The YouTube video below explains how teacher – Christine Rubio, was fired due to her Facebook post on wanting her 5th grade students to drown on a school trip. However, her privacy settings were open, if she had edited her settings so only friends could see her posts, she would have remained a teacher.

Teachers live in constant fear about being made redundant due to their social media postings. Consequently, as can be seen with the case of my sister, they exercise a lower degree of authenticity on social media. The extent they go to, for example renaming themselves on Facebook, to make their activity private, is definitely unethical in my opinion. Teachers should be able to be authentic on social media and enjoy the perks it was created for.



Carly full article. Available at: <;. [Accessed 25 November 2016].

Carly picture source. Available at: <;. [Accessed 25 November 2016].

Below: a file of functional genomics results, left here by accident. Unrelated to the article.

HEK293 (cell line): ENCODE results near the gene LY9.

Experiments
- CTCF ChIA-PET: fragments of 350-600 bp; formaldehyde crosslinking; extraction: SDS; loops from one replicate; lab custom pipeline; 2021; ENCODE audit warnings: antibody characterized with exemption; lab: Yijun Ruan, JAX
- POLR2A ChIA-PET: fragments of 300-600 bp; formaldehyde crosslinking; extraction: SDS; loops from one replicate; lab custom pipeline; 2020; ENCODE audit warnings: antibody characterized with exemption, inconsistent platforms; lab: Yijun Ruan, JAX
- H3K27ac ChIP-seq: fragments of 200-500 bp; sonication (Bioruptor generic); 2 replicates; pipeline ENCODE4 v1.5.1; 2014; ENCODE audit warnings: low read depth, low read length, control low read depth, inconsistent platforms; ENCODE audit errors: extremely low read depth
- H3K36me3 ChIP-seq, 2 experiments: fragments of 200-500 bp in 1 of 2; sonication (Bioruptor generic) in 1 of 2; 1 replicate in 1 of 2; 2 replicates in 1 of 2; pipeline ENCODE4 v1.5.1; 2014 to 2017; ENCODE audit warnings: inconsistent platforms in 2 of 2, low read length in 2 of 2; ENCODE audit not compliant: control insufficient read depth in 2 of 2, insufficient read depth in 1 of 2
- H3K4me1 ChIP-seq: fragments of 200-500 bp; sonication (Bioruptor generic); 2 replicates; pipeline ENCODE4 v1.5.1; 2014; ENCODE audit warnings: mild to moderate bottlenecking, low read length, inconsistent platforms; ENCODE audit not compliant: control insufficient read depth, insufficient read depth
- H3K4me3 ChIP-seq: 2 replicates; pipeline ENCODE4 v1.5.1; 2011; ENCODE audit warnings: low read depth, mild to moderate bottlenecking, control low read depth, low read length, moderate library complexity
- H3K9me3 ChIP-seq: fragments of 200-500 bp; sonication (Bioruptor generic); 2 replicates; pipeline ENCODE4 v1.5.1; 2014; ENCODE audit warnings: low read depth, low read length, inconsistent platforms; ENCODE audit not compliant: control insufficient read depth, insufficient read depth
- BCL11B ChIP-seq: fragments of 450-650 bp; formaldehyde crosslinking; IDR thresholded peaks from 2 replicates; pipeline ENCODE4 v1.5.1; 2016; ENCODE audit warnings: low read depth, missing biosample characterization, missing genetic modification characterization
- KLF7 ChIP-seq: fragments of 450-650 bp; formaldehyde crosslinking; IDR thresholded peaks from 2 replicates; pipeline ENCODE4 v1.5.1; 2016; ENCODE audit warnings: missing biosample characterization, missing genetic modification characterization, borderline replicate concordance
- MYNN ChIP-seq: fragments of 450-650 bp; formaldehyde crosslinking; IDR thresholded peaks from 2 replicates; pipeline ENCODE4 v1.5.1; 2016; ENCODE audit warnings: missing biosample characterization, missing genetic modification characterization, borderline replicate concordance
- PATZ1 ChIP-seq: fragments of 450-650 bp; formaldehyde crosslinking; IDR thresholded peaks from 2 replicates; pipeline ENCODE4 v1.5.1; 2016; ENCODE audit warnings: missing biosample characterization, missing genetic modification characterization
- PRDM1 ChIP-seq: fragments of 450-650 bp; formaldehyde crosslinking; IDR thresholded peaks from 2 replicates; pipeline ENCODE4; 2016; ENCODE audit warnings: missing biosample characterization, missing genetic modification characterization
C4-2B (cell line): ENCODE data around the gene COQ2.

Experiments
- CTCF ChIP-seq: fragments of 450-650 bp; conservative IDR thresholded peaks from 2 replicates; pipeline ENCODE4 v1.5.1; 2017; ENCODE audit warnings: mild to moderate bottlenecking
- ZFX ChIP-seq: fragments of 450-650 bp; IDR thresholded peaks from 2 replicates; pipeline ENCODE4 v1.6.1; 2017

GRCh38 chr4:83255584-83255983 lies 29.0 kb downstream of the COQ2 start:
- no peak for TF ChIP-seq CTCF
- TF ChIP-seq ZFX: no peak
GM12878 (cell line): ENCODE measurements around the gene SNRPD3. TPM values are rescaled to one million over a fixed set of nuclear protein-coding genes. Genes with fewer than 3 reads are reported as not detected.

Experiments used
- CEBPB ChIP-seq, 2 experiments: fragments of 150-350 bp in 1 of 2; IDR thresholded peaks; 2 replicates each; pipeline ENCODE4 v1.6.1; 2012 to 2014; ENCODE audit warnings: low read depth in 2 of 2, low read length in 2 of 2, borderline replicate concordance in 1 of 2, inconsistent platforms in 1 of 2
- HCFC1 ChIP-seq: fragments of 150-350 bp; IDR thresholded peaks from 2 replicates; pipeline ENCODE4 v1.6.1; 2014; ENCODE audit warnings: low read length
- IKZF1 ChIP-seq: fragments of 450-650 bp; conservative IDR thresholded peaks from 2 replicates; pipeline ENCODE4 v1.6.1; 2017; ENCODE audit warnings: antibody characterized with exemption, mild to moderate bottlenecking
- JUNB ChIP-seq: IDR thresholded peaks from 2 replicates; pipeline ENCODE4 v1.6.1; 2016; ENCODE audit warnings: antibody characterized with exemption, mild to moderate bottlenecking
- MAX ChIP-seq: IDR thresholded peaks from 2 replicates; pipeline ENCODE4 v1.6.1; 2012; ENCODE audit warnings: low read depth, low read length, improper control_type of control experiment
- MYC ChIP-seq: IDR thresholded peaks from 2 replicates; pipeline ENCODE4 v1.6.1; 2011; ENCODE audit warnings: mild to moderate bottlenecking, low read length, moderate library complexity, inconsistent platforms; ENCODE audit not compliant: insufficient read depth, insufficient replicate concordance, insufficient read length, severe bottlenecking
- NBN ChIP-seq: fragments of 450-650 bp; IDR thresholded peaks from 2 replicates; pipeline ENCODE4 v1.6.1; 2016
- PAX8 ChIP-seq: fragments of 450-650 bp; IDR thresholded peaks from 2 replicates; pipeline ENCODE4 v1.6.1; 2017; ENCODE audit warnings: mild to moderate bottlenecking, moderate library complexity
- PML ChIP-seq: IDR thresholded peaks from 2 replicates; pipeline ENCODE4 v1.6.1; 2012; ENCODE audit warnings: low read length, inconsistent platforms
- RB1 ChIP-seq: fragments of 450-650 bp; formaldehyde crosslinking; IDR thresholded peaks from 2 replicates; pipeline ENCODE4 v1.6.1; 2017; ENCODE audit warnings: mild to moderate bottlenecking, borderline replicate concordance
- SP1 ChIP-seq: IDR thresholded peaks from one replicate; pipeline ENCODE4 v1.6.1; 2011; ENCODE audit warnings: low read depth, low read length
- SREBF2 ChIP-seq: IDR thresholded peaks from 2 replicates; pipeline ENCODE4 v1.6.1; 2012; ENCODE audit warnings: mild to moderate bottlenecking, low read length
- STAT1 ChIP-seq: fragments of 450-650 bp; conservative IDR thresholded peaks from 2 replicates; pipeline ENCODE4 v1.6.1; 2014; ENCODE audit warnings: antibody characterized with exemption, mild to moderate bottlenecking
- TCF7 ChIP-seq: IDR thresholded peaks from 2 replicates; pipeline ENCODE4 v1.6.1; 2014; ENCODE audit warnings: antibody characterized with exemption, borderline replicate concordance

Greenwald, G (2014) Why privacy matters. Available at: <;. [Accessed 25 November 2016].

Ronson, J (2015) How One Stupid Tweet Blew Up Justine Sacco’s Life. Available at: <;. [Accessed 25 November 2016].

Teacher fired for her Facebook post. Available at: <;. [Accessed 25 November 2016].


BBC (2013) UK jumps up internet scoreboard as digital divide grows. Available at: <;. [Accessed 25 November 2016].

BBC (2015) Who’s that girl? The curious case of Leah Palmer. Available at: <;. [Accessed 25 November 2016].

Guardian (2014) Twitter abuse: easy on the messenger. Available at: <;. [Accessed 25 November 2016].